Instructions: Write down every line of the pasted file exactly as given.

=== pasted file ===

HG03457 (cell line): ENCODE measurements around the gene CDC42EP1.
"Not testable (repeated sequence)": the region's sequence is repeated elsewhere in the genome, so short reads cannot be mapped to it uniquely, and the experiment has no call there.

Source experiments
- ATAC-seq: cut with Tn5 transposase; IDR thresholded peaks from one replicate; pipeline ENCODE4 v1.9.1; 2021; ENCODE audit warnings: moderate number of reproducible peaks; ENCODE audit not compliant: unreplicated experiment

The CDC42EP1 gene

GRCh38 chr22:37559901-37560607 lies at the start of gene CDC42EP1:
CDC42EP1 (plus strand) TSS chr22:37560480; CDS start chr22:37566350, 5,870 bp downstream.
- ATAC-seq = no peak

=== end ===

HG03457 (cell line): ENCODE measurements around the gene CDC42EP1.
"Not testable (repeated sequence)": the region's sequence is repeated elsewhere in the genome, so short reads cannot be mapped to it uniquely, and the experiment has no call there.

Source experiments
- ATAC-seq: cut with Tn5 transposase; IDR thresholded peaks from one replicate; pipeline ENCODE4 v1.9.1; 2021; ENCODE audit warnings: moderate number of reproducible peaks; ENCODE audit not compliant: unreplicated experiment

The CDC42EP1 gene

GRCh38 chr22:37559901-37560607 lies at the start of gene CDC42EP1:
CDC42EP1 (plus strand) TSS chr22:37560480; CDS start chr22:37566350, 5,870 bp downstream.
- ATAC-seq = no peak